Online sales climbed 24% year over year, while Best Buy’s overall sales were flat.
Mac’s, a Canadian c-store chain, is reaping multiple revenue streams while increasing customer service and store traffic with new ZapLink kiosks that provide wi-fi wireless Internet access, the retailer says.
Mac’s Convenience Stores Inc., a Canadian chain, is reaping multiple revenue streams while increasing customer service and store traffic with new ZapLink kiosks that provide wi-fi wireless Internet access, the retailer says.
“Mac’s strategy is to become a destination for our c-store customers, offering them a one-stop-shop experience,” says Randy Wiens, western Canada category manager for Mac’s. “Adding a Zaplink kiosk demonstrates our commitment to this strategy.”
Mac’s, based in Calgary, BC, has deployed ZapLink kiosks from Info Touch Technologies Corp. in 34 stores in the Vancouver metropolitan area and intends to deploy them in more than 200 stores across western Canada. Under an agreement with Fatport, a wireless service provider, the kiosks will serve as gateways for offering wi-fi, or wireless fidelity, Internet access that store customers can use on their personal laptops, cell phones or other computer devices. Mac’s shares in the wi-fi access fees of $9.95 for daily access and $34.95 for monthly access, Weins says.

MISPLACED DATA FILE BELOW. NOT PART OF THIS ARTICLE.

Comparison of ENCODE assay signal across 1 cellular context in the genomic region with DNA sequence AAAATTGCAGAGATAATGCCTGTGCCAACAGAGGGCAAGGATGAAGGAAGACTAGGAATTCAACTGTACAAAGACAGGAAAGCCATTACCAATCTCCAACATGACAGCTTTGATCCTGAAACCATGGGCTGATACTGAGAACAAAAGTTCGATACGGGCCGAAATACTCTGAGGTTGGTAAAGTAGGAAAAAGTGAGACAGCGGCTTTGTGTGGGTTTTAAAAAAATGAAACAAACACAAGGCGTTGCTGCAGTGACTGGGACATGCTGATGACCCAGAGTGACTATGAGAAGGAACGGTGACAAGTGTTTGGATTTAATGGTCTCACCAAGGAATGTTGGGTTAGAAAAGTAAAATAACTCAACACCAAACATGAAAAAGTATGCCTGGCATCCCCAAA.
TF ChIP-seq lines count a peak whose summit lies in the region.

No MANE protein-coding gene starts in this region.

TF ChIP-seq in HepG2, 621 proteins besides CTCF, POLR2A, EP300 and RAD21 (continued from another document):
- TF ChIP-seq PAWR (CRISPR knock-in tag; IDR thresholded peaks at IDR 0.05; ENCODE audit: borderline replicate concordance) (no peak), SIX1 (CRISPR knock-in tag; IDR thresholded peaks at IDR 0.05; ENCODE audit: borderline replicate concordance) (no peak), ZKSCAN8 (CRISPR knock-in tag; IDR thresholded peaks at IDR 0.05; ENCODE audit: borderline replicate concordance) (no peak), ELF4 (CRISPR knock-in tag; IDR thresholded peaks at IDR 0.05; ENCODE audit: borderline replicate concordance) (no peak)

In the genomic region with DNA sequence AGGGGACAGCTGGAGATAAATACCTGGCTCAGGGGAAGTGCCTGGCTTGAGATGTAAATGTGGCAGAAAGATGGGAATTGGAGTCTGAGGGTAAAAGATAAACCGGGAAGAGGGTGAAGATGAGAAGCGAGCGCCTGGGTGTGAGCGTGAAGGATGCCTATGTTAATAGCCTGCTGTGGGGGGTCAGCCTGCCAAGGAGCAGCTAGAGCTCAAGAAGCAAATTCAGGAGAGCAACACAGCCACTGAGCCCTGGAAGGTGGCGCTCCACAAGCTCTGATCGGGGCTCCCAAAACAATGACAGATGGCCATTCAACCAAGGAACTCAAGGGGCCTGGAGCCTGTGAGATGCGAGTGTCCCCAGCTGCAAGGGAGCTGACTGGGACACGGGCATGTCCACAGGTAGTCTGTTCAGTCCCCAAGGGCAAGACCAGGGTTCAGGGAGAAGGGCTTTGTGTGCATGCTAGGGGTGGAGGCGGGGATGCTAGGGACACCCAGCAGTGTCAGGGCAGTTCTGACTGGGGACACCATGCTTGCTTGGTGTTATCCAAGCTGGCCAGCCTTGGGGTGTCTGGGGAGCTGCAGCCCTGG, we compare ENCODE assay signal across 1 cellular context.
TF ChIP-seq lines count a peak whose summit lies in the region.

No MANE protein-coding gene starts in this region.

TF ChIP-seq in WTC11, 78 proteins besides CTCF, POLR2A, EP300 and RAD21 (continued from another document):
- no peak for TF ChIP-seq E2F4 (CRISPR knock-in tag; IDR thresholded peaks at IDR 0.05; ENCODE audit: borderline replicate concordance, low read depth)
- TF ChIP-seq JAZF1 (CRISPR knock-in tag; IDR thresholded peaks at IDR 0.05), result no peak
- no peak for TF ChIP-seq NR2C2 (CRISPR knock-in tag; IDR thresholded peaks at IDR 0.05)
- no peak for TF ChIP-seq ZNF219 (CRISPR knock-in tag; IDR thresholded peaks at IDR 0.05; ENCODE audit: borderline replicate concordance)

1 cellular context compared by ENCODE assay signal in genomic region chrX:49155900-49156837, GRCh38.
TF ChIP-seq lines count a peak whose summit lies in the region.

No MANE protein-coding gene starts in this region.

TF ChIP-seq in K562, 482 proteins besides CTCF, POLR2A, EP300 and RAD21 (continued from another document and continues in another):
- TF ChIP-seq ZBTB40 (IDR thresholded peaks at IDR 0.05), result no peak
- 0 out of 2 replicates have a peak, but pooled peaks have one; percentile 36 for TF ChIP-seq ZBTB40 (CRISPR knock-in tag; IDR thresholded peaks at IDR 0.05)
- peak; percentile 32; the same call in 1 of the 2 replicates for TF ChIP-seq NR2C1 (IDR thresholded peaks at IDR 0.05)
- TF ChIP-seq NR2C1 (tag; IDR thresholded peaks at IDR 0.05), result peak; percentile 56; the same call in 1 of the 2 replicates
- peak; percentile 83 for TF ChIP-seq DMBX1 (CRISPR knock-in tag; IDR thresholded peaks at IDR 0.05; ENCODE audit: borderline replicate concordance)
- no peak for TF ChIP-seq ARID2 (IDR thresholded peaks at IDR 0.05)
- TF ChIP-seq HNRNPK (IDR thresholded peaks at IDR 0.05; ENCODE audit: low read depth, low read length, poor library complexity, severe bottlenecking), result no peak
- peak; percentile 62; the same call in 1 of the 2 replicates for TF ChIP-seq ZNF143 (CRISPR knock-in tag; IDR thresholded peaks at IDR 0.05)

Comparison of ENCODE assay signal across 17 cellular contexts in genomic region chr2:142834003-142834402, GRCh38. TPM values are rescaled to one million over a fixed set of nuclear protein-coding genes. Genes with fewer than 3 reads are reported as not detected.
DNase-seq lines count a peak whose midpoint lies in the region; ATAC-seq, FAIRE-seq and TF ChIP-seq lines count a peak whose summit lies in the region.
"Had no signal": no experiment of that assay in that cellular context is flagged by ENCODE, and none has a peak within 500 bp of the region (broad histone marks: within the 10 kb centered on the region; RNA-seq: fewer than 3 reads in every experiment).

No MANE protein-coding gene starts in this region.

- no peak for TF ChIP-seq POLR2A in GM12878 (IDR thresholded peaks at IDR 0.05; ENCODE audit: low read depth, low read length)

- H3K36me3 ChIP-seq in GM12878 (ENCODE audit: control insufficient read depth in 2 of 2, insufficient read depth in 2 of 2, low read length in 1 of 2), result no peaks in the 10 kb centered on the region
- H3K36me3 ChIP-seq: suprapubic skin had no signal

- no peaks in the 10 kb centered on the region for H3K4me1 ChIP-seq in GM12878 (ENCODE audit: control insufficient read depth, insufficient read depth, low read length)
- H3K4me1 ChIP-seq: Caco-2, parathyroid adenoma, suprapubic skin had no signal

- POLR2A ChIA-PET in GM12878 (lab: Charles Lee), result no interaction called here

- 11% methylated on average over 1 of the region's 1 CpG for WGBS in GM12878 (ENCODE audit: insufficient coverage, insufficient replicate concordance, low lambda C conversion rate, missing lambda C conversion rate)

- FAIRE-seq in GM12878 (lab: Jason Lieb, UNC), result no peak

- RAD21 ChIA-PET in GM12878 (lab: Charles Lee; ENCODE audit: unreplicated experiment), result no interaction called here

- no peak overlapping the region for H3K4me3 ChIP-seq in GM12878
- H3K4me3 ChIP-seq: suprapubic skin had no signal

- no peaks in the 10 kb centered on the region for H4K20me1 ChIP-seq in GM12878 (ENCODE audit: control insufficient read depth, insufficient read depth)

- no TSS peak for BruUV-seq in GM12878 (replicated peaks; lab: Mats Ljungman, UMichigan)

Mac’s will also earn revenue through advertising placed on the kiosk by manufacturers of products sold in its stores, as well as earn fees for transactions customers conduct on kiosks, such as paying utility bills or purchasing ring tones or games for cell phones.
In addition, Mac’s is also using the kiosks to offer coupons that customers can print from the kiosks for in-store purchases. Weins says he expects that the kiosks will also help to shorten lines at the checkout counter while also generating incremental store traffic and sales.